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OPTIMIZING PIC MICROCONTROLLER APPLICATIONS
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through to allow you to use the device that you have already chosen. This optimization of the application is not terribly hard to do, and I nd it fun to see how much more function I can cram into a PIC microcontroller. In this section I want to discuss some strategies that you can use. One of the most frustrating things that you can experience in an application is running out of le registers. None of the PIC microcontroller part numbers have a lot to begin with, and you probably will nd that you will run out of them when you plan complex applications in small (low-end) devices. There are a few things that you can look at to try to alleviate the need for le registers. The rst and most obvious action to take is to look for le registers that are used as ags. Flags should be implemented as individual bits. This can reduce the requirements from eight registers down to one. One of the reasons why people use a le register for a ag is to avoid having to remember the bit number for a speci c ag. This concern can be eliminated by using the #DEFINE directive to specify individual bits. For example, 8 bits of a ags register could be declared like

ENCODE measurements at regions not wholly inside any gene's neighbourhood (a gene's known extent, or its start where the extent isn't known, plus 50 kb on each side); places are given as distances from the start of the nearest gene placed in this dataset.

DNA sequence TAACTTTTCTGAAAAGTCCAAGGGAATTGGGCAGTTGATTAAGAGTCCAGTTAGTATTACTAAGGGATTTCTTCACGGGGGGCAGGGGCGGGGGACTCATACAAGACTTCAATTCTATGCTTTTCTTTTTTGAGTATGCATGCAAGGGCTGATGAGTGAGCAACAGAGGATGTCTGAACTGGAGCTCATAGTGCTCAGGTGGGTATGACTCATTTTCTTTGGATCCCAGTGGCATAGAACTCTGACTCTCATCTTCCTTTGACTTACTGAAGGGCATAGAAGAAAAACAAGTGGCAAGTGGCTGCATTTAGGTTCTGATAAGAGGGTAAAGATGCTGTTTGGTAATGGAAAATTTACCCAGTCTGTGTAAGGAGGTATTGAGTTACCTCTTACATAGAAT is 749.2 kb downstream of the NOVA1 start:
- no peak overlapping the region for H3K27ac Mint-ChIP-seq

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#DEFINE RUNFLAG FLAGS, 0 #DEFINE STOPFLAG FLAGS, 1 #DEFINE REQUESTFLAG FLAGS, 2
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and to set or reset a ag, the bcf or bsf instruction is used like